On Tuesday, John Stewart joined 9/11 first responders in letting the House Judiciary Committee know his true feelings towards Congress’ lack of support of the brave men and women who responded to the terrorist attacks.
“They responded in five seconds, they did their jobs. With courage grace, tenacity, humility. Eighteen years later, do yours!”
As John Stewart addressed Congress about the reauthorization of the September 11th Victim Compensation Fund, he couldn’t help but mention physical lack of support.
“As I sit here today, I can’t help but think, what an incredible metaphor this room is for the entire process that getting health care and benefits for 9/11 first responders has come to,” the comedian and activist said.
“Shameful. It’s an embarrassment to the country and it is a stain on this institution. And you should be ashamed of yourselves for those that aren’t here. But you won’t be, because accountability doesn’t appear to be something that occurs in this chamber.”
The September 11th Victim Compensation Fund (VCF) was created to provide compensation for anyone who suffered physical harm or was killed during the attacks or the debris removal. Initially the fund operated from 2001-2004, but in 2011 President Obama signed the Zadroga Act into law, which reactivated the VCF.
The Zadroga Act was reauthorized in 2015, which extended the VCF another five years until December 2020.
With a deadline looming and insufficient funds after a spike in claims, Stewart and those who risked their lives on 9/11 had had enough.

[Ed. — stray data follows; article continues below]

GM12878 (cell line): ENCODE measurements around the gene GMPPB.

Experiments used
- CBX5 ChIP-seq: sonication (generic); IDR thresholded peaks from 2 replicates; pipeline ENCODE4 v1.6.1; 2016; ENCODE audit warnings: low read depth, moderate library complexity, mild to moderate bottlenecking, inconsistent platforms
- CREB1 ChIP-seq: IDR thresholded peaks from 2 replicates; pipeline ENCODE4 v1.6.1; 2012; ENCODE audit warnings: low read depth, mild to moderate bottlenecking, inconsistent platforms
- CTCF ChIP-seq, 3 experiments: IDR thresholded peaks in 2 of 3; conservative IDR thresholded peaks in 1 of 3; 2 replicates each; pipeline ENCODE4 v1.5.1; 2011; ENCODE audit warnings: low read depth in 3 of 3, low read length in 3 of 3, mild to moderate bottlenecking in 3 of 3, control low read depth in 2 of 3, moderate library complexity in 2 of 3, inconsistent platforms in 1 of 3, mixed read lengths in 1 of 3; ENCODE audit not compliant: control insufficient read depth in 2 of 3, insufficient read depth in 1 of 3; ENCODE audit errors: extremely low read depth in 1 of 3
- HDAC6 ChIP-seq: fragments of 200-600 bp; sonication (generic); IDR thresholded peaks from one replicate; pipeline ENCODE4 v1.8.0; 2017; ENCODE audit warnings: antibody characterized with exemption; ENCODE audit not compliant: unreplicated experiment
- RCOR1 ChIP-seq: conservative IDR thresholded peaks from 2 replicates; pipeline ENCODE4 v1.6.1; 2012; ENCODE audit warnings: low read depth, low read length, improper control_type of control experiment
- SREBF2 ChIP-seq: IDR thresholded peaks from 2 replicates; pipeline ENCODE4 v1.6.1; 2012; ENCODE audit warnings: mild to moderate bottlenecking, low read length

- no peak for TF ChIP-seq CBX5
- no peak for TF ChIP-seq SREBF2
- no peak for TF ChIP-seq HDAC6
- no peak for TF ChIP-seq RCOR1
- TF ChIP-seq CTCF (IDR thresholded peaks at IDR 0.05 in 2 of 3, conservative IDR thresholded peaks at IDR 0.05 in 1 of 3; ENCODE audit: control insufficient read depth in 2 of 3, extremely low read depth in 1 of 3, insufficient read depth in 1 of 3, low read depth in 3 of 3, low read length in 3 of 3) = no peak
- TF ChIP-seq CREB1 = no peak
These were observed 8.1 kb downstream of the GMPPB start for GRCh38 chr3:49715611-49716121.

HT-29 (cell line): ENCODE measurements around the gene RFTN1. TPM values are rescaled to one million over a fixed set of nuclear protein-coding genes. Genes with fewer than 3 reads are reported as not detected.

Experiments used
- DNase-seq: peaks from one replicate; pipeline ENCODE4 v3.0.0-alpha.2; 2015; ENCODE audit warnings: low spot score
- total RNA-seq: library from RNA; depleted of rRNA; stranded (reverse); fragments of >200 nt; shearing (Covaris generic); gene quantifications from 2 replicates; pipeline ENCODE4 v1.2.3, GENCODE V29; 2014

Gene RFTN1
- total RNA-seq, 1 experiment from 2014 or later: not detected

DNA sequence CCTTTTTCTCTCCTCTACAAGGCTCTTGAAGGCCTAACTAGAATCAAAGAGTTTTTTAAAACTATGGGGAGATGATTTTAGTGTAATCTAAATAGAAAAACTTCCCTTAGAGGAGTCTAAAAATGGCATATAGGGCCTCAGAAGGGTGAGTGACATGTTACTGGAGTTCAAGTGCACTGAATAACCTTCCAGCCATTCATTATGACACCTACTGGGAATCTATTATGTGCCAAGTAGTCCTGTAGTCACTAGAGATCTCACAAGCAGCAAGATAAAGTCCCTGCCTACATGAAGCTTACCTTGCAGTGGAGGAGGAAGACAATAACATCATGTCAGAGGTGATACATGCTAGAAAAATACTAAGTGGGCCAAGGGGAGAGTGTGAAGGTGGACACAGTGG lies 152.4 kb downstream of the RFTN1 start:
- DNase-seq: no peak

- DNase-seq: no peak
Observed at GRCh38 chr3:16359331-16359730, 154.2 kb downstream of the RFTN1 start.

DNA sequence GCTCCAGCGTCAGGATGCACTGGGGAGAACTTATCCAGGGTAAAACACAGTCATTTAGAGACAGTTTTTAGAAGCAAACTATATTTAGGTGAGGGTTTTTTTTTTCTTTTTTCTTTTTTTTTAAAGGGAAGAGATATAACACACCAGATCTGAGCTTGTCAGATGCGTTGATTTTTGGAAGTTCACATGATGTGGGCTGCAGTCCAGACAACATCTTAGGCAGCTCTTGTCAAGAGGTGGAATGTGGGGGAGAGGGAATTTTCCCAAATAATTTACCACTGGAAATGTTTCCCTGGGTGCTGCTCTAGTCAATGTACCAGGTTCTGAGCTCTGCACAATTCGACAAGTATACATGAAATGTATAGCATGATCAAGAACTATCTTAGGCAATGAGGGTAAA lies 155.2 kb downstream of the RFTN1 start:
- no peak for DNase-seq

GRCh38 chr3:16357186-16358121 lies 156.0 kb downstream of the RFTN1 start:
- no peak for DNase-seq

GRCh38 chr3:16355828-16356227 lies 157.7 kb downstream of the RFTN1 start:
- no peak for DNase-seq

“This is your opportunity to write a final chapter for these men and women who fought for 18 years — they fought when nobody believed they were sick, they fought when nobody believed their sickness was caused by 9/11, they fought when nobody thought their health care was worth paying for, they fought every step of the way. And it is an embarrassment to us and our country,” an impassioned Stewart said.
Permanent funding on the horizon
One day after John Stewart’s plea to Congress, the committee voted unanimously to advance the “Never Forget Our Heroes Act.” The act, which was first introduced in February, would extend VCF funding until 2090, according to CNN.
The bill will now head to the full House where it will be voted on next month.
“It’s time for us to give responders and survivors peace of mind once and for all and pass this long-term reauthorization to make sure the VCF will be there for them as long as they need it,” Rep. Jerry Nadler, chairman of the House judiciary committee, said, according to CBS New York.
Watch John Stewart’s emotional plea to Congress:
These brave people will never be forgotten and we MUST make sure that they will ALWAYS be taken care of.
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